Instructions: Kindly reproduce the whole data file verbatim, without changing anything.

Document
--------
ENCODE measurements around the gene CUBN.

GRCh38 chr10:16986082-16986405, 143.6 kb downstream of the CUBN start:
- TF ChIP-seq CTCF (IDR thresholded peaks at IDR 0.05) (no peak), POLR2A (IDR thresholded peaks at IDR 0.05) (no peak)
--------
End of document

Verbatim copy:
ENCODE measurements around the gene CUBN.

GRCh38 chr10:16986082-16986405, 143.6 kb downstream of the CUBN start:
- TF ChIP-seq CTCF (IDR thresholded peaks at IDR 0.05) (no peak), POLR2A (IDR thresholded peaks at IDR 0.05) (no peak)